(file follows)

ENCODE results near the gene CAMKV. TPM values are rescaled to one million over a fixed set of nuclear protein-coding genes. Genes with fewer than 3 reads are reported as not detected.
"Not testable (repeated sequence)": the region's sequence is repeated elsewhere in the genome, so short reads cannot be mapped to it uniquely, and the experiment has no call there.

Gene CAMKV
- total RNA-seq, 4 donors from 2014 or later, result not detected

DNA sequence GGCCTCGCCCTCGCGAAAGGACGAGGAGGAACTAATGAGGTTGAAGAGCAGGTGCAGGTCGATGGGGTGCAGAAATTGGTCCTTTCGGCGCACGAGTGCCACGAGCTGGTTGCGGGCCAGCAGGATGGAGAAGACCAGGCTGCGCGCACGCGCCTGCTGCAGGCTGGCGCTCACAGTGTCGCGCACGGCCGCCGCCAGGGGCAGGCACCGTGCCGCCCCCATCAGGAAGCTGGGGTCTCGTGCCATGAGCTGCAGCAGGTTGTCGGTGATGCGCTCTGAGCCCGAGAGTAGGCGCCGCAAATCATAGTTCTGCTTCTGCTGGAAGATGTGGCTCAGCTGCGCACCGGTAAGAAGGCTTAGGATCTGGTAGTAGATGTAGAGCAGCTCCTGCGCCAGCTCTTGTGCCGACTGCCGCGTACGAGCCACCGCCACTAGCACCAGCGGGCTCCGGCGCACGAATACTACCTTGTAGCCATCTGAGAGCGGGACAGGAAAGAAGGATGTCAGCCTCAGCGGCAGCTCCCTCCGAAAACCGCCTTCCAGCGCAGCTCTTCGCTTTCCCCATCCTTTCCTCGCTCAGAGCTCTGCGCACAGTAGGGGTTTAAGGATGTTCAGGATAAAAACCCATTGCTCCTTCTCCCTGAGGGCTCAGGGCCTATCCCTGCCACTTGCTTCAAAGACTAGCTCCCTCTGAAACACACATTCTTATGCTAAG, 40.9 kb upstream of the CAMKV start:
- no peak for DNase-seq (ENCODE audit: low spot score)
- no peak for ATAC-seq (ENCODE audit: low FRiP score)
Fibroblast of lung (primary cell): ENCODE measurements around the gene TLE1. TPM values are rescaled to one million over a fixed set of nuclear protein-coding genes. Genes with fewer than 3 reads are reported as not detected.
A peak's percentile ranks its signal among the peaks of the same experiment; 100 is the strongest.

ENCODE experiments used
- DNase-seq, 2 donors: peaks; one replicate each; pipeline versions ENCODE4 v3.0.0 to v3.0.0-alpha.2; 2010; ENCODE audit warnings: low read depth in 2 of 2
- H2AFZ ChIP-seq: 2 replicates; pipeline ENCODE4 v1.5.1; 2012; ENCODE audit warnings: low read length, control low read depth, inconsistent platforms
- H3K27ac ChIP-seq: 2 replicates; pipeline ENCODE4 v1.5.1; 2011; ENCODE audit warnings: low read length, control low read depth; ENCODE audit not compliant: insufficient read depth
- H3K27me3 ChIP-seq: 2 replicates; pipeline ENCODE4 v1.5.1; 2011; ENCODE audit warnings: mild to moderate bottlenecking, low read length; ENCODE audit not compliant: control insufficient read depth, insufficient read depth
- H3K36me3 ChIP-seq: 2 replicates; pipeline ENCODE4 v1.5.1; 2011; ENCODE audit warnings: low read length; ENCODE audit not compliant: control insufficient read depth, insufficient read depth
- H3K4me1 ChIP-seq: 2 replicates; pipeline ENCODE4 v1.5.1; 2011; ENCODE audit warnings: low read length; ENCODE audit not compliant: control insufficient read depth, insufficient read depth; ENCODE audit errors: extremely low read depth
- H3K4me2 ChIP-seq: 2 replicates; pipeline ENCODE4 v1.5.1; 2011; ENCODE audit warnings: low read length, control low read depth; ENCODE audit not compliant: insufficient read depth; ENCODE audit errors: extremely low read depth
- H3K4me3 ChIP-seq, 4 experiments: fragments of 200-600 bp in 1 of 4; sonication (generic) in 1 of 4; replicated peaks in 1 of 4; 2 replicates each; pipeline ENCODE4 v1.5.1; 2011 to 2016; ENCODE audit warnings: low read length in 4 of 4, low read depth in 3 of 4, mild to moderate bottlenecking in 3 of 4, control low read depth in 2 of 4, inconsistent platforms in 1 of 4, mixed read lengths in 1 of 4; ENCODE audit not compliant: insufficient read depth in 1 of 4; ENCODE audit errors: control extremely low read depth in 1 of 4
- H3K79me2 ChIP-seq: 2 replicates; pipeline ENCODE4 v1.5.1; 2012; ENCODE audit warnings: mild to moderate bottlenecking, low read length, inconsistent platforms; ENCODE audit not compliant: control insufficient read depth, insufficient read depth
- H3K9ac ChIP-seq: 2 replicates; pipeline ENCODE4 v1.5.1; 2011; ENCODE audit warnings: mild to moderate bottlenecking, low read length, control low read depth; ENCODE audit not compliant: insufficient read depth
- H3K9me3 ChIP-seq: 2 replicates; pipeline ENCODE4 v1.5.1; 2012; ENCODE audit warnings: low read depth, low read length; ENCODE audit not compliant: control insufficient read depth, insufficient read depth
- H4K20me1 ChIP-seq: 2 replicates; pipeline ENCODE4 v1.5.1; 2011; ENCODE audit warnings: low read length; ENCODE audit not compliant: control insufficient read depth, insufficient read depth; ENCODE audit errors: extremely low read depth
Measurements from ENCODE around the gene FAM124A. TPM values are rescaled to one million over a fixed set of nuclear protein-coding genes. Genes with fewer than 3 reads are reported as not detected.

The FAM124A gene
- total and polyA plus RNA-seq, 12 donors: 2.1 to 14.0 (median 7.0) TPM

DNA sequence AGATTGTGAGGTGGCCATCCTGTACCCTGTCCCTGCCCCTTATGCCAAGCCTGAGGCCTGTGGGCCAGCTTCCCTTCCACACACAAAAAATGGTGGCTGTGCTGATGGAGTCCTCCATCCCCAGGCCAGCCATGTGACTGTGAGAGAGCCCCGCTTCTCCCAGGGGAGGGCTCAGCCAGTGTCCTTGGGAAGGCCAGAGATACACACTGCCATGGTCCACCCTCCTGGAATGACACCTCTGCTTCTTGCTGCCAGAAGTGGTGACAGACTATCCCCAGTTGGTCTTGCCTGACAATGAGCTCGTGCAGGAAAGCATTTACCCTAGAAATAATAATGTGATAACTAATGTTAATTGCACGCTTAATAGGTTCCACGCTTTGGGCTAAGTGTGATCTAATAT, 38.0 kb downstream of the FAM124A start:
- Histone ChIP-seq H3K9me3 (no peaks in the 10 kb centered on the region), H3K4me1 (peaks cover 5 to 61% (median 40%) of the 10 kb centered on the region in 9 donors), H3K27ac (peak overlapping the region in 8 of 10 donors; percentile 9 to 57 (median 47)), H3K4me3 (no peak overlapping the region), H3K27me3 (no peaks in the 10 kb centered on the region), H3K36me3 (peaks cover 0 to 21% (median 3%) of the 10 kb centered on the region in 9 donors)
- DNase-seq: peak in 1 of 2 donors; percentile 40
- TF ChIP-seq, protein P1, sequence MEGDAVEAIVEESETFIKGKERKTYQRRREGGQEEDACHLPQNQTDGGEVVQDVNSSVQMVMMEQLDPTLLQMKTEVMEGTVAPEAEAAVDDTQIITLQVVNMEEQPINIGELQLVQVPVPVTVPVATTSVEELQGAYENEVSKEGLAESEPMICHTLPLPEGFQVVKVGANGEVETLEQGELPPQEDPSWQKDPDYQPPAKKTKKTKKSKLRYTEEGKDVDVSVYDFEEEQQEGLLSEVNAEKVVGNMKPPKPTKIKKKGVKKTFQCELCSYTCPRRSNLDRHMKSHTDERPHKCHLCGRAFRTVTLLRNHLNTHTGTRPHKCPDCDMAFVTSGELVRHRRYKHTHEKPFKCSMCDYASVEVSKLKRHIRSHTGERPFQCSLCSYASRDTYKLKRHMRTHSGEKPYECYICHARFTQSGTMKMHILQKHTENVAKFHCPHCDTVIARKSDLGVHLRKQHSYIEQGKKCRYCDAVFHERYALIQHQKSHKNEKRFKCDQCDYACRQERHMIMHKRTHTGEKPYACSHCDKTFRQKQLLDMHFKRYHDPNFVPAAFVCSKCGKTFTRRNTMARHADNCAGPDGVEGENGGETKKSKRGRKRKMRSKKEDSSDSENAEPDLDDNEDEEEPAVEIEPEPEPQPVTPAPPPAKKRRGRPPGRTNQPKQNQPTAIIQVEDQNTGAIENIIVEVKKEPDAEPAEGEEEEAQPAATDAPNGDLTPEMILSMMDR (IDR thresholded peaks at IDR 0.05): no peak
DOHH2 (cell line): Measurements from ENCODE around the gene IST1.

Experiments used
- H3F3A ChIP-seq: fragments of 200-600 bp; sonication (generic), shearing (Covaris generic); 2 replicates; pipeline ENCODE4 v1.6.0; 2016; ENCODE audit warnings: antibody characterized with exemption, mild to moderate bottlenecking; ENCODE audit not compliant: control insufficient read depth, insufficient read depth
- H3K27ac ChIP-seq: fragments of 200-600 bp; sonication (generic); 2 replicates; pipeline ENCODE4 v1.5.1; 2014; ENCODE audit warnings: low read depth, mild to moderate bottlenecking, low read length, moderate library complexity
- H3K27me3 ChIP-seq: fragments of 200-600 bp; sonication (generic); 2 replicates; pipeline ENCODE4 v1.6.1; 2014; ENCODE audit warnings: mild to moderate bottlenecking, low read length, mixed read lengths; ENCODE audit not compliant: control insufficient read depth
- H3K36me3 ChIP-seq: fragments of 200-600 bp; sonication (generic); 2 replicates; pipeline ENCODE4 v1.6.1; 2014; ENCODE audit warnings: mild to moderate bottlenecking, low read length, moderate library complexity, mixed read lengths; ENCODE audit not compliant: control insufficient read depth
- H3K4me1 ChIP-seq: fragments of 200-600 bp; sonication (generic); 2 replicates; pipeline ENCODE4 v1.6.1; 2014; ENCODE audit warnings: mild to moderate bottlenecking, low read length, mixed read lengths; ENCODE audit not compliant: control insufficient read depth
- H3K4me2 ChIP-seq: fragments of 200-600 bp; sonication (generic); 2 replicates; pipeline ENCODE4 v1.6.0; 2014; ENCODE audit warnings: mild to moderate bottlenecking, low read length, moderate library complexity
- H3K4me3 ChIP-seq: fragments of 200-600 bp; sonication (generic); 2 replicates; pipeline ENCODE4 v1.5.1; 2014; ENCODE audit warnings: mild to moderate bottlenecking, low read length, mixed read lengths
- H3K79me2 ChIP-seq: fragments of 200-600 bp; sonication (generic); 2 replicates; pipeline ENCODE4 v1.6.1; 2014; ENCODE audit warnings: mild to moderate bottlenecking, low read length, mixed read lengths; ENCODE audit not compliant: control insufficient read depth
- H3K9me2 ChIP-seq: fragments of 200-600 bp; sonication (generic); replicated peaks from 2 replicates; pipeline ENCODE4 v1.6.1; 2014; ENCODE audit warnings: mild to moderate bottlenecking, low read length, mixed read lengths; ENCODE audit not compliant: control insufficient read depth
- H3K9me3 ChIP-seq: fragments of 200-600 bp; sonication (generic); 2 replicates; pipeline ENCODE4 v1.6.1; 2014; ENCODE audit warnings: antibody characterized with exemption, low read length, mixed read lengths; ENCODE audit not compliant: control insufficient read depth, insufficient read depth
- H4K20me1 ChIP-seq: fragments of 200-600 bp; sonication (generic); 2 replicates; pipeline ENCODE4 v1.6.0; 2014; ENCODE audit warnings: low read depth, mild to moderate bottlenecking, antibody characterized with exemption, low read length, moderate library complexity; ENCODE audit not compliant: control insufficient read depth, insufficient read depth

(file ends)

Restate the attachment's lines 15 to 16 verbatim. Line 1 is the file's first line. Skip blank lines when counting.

- H3K36me3 ChIP-seq: 2 replicates; pipeline ENCODE4 v1.5.1; 2011; ENCODE audit warnings: low read length; ENCODE audit not compliant: control insufficient read depth, insufficient read depth
- H3K4me1 ChIP-seq: 2 replicates; pipeline ENCODE4 v1.5.1; 2011; ENCODE audit warnings: low read length; ENCODE audit not compliant: control insufficient read depth, insufficient read depth; ENCODE audit errors: extremely low read depth